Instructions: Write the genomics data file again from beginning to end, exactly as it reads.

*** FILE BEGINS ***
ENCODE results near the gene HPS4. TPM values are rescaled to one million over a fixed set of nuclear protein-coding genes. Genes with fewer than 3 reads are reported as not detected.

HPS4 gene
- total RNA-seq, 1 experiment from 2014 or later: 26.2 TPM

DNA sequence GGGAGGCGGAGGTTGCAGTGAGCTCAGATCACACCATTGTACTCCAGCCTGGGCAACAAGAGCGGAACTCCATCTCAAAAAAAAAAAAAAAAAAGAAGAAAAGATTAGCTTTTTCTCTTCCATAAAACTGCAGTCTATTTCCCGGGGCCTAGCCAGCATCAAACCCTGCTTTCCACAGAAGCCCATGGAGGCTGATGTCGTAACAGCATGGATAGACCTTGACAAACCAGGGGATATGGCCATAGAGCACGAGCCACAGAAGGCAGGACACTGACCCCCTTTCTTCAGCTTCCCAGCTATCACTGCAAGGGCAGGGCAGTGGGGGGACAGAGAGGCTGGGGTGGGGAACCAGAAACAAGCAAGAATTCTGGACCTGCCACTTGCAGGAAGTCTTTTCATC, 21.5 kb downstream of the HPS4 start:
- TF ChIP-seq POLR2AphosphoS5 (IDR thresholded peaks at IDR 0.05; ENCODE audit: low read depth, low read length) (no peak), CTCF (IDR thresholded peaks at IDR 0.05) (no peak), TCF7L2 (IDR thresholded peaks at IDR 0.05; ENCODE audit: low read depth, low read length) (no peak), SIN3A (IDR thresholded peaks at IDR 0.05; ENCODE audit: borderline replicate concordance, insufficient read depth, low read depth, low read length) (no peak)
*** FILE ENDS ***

ENCODE results near the gene HPS4. TPM values are rescaled to one million over a fixed set of nuclear protein-coding genes. Genes with fewer than 3 reads are reported as not detected.

HPS4 gene
- total RNA-seq, 1 experiment from 2014 or later: 26.2 TPM

DNA sequence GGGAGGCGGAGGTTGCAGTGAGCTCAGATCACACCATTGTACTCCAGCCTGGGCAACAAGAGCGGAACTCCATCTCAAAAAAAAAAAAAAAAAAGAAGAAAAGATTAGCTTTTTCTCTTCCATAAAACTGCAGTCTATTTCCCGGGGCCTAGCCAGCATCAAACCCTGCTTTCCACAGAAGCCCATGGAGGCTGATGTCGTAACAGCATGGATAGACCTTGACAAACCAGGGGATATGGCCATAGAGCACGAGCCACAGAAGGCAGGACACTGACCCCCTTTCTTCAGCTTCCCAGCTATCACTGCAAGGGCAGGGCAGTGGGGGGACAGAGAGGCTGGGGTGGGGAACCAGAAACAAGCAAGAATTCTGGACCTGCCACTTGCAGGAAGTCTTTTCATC, 21.5 kb downstream of the HPS4 start:
- TF ChIP-seq POLR2AphosphoS5 (IDR thresholded peaks at IDR 0.05; ENCODE audit: low read depth, low read length) (no peak), CTCF (IDR thresholded peaks at IDR 0.05) (no peak), TCF7L2 (IDR thresholded peaks at IDR 0.05; ENCODE audit: low read depth, low read length) (no peak), SIN3A (IDR thresholded peaks at IDR 0.05; ENCODE audit: borderline replicate concordance, insufficient read depth, low read depth, low read length) (no peak)